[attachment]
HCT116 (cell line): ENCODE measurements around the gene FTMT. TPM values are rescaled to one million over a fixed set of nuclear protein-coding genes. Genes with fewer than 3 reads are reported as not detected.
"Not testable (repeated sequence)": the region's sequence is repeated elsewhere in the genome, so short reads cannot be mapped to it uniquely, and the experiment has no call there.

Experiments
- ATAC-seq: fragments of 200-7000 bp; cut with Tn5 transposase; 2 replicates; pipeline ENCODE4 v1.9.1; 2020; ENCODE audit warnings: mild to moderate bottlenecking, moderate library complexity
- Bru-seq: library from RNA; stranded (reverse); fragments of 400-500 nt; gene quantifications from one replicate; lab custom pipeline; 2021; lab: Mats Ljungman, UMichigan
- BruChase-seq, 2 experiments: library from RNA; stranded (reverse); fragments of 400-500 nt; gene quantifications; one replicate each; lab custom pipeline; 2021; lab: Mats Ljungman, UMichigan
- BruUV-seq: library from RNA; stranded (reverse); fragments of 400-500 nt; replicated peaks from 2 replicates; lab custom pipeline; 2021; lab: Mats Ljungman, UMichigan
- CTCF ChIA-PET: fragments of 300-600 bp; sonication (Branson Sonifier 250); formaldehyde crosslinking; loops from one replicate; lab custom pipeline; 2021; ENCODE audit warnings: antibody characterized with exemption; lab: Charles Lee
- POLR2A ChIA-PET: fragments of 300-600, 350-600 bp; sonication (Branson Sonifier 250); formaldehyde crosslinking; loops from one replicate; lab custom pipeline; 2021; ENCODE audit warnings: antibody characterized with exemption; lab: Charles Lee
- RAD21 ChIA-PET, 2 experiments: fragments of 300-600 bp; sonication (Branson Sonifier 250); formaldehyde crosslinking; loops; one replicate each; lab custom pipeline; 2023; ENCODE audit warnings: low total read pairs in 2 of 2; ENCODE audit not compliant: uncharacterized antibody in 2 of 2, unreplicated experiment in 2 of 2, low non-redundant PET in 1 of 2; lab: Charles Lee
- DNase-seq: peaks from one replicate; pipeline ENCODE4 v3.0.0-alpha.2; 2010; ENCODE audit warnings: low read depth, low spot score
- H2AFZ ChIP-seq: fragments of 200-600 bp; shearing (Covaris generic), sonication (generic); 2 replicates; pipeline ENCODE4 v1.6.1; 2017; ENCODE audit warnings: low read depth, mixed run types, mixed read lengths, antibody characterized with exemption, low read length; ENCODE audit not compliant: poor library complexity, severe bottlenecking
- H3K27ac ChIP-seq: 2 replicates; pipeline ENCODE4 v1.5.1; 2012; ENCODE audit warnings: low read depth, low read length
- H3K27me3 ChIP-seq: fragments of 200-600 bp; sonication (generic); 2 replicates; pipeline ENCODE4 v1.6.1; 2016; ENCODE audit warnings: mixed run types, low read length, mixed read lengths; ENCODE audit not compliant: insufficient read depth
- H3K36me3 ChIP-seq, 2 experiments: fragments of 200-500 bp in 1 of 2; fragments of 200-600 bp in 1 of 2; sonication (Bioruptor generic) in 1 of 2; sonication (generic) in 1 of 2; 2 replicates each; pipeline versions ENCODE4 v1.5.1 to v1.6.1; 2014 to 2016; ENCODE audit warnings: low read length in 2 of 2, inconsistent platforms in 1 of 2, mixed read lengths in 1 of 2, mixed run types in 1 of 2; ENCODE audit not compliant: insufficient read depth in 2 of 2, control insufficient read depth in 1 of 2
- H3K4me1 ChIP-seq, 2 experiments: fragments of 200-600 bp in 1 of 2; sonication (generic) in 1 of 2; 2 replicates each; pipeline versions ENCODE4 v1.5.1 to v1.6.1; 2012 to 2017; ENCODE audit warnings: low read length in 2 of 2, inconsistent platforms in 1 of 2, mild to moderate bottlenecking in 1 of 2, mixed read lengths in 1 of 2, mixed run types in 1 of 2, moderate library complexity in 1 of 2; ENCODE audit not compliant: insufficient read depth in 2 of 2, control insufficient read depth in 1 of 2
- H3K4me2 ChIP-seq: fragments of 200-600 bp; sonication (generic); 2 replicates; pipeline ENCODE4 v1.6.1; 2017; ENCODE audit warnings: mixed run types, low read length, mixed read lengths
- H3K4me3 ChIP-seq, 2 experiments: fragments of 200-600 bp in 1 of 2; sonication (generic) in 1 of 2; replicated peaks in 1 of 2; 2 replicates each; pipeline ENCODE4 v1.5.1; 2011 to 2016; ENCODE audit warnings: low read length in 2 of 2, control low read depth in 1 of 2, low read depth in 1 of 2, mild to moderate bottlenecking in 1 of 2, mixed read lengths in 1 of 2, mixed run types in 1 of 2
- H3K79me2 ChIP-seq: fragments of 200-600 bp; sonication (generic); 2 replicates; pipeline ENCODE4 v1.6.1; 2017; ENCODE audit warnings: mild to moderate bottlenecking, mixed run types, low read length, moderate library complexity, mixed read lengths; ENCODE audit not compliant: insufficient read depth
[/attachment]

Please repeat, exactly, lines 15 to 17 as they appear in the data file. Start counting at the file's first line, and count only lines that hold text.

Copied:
- H3K36me3 ChIP-seq, 2 experiments: fragments of 200-500 bp in 1 of 2; fragments of 200-600 bp in 1 of 2; sonication (Bioruptor generic) in 1 of 2; sonication (generic) in 1 of 2; 2 replicates each; pipeline versions ENCODE4 v1.5.1 to v1.6.1; 2014 to 2016; ENCODE audit warnings: low read length in 2 of 2, inconsistent platforms in 1 of 2, mixed read lengths in 1 of 2, mixed run types in 1 of 2; ENCODE audit not compliant: insufficient read depth in 2 of 2, control insufficient read depth in 1 of 2
- H3K4me1 ChIP-seq, 2 experiments: fragments of 200-600 bp in 1 of 2; sonication (generic) in 1 of 2; 2 replicates each; pipeline versions ENCODE4 v1.5.1 to v1.6.1; 2012 to 2017; ENCODE audit warnings: low read length in 2 of 2, inconsistent platforms in 1 of 2, mild to moderate bottlenecking in 1 of 2, mixed read lengths in 1 of 2, mixed run types in 1 of 2, moderate library complexity in 1 of 2; ENCODE audit not compliant: insufficient read depth in 2 of 2, control insufficient read depth in 1 of 2
- H3K4me2 ChIP-seq: fragments of 200-600 bp; sonication (generic); 2 replicates; pipeline ENCODE4 v1.6.1; 2017; ENCODE audit warnings: mixed run types, low read length, mixed read lengths